The EyeFi Mobi Pro was announced a couple of days ago, and to be honest it almost seemed like their company was facing opposition on all sides. With pretty much every camera out there offering WiFi connectivity, why bother using an EyeFi Card? If you have an older camera, sure–we get it. But why otherwise? EyeFi Mobi offers seamless transfers to your phone, but most folks are very selective to begin with.
Then came along EyeFi Mobi Pro–a total integration of their Mobi and EyeFi Pro cards. The new EyeFi Mobi Pro allows you to transfer RAWs and JPEGs to your mobile devices and your computers. Additionally, Mobi Pro and the EyeFi Mobi app can show and read the RAW files on your phone.
Seems perfect if you’re all about a mobile workflow, right? Well, it is for the most part.
Pros and Cons
– Allows transferring of RAW and JPEG images to your device.
– JPEG transfers are just as speedy as they were before
– Ease of use with the same app
– We finally know what that RAW transfers area was for.
– Pretty darn good price
– It can be painfully slow. Sometimes we felt it was just easier to hook the card up to your computer.
We tested the EyeFi Mobi Pro with the Olympus OMD EM5 and the Nexus 5.
- SDHC compatible camera (www.eyefi.com/cameras)
- WiFi enabled smartphone or tablet with the latest version iOS or Android
(iPhone, iPad, iPod touch, Kindle, Android smartphones & tablets)
- Class 10 SDHC performance
- Built-in WiFi for photo & video transfer from camera to mobile device
- 32GB storage capability
- WiFi transfer image support: jpeg, RAW
- WiFi transfer video support (under 2GB per file): mpg, mov, flv, wmv, avi, mp4, mts, m4v, 3gp
- Read/write support: all file types, including RAW
- Eyefi Cloud support: jpeg
- Latest security standards (improved WPA2-PSK plus static WEP 64/128 and WPA-PSK)
- Limited Warranty – for more information: https://www.eyefi.com/legal/warranty
There really isn’t much to say about this card to begin with. You get an SD card reader with it, but for the most part many won’t need to use it at all because firmware updates come over the air straight to the card.
So just plug it in and go.
Ease of Use
To get EyeFi Mobi Pro setup, you need to load up the app on your phone. Then you need to enter in the specific code that you get with the card into the app. Before you load the card into your camera, you should go into your settings and ensure that RAW uploads are enabled.
If you’re new, the EyeFi you should know that the card has a router/modem inside and it will create its own WiFi signal for the phone to connect to in the same way that many cameras do.
Once this is done, insert the card into your camera and start shooting. The camera, card and device will play together nicely for the most part. It worked with the Olympus OMD EM5 but not the Fujifilm X Pro 1–a camera that is said to not be Mobi or EyeFi friendly. Otherwise there was no problem.
When the uploads are sent, you can clearly see which images are RAWs and JPEGs immediately by the distinction in the bottom right of each image.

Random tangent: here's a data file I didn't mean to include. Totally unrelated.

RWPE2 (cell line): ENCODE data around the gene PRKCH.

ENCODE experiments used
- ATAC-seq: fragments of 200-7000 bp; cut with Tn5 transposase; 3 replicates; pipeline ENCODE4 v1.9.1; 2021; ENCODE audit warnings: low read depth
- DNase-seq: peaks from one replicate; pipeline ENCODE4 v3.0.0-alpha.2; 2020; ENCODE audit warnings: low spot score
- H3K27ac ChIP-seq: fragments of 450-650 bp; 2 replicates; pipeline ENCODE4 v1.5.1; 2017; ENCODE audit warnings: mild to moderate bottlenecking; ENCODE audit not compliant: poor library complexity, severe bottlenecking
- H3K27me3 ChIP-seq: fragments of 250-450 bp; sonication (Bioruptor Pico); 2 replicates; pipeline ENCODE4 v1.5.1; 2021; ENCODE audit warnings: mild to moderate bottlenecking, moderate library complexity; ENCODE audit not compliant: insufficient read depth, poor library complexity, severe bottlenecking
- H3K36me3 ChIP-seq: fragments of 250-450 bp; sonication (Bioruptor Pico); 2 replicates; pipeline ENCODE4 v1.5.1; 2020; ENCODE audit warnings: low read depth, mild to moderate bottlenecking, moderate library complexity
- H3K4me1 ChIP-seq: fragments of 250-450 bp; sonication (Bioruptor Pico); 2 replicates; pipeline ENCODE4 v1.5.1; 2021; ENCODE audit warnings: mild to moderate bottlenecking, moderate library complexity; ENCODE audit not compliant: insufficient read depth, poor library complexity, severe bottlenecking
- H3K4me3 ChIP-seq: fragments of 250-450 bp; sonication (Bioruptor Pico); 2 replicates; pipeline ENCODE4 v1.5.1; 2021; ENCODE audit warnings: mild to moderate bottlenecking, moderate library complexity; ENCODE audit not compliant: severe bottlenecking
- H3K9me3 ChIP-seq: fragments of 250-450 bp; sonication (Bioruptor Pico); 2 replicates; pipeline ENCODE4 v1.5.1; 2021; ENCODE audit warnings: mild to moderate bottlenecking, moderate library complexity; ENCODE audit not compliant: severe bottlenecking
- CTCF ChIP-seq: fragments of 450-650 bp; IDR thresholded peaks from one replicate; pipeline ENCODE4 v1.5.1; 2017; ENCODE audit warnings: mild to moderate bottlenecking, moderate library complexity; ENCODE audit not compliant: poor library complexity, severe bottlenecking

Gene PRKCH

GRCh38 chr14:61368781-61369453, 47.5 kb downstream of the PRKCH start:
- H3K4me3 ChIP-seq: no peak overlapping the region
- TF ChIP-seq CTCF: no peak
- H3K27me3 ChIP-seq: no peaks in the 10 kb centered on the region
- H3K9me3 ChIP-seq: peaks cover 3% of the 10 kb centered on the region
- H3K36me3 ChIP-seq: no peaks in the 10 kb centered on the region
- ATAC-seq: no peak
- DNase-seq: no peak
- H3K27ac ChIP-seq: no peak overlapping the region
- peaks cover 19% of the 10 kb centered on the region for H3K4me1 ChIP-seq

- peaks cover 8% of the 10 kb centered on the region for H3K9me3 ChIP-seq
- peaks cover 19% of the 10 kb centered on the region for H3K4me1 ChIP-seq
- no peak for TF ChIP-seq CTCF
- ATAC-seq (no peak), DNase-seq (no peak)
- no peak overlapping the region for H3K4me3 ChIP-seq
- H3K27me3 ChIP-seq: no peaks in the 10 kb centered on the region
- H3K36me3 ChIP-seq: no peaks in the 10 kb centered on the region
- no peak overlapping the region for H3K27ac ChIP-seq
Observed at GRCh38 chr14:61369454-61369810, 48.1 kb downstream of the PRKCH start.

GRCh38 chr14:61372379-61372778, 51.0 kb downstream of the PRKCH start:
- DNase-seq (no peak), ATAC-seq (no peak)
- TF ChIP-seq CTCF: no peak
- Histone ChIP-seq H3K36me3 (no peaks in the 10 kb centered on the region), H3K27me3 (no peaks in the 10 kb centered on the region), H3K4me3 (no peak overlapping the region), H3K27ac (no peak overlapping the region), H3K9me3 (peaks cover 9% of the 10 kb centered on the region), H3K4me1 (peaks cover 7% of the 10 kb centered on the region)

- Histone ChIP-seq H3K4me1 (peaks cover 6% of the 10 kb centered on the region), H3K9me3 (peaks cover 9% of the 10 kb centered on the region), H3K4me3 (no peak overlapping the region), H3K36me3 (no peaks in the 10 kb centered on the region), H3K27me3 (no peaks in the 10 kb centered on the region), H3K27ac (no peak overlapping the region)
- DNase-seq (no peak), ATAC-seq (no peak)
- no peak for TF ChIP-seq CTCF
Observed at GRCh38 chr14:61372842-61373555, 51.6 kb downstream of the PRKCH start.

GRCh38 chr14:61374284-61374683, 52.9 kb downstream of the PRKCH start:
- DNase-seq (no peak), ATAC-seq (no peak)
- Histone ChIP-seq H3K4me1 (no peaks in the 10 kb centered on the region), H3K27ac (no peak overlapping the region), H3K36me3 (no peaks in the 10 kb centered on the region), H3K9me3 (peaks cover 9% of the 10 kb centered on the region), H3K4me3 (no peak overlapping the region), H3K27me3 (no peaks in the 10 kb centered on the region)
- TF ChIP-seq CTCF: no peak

If you check the details of the images, you can see more EXIF data along with it being an actual RAW file as is distinguished by the ORF (Olympus Raw File) suffix.
While the transferring of JPEGs is pretty quick and quickest at its smallest setting, transferring RAW images over can sometimes feel like an eternity as you sit there looking back and forth between the camera and the phone hoping that something goes through. You’ll sometimes check the notifications hoping that something went through and sometimes you’ll be pleasantly surprised while other times you’ll sit there frustrated. Of course, you can also choose whether you’ll send all of the RAWs you shot or selective transfers. For the sake of memory storage, we strongly recommend just sending the ones you care about.
At the time of publishing this review, not many programs can edit a RAW file when you’re working on a mobile platform. We tried importing images into Instagram, VSCO and EyeEm–none of which knew what to do with these files.
Granted, I’m a much more patient photographer than most others and I’m paid to review stuff like this. I’m not expecting most folks to sit there and wait for a RAW transfer via the web. Granted, these are pretty big files to move, and EyeFi is restricted by the US’s internet speeds to move the images.
EyeFi Mobi Pro is a great example of how a company that was being edged out by the companies it looked to support adapted to push the boundaries once again. At the moment, there is no other way to wirelessly transfer RAW images to a mobile device unless you straight up connected the SD card to a device via a USB dongle of some sort. To be honest, that may be faster than this if you’re transferring a whole load of images. But if you’re sending just one by using selective transfers, then it won’t be much of a problem.
We award EyeFi Mobi Pro four out of five stars for innovating and staying ahead of the camera manufacturers. But we wish the speed were a bit better.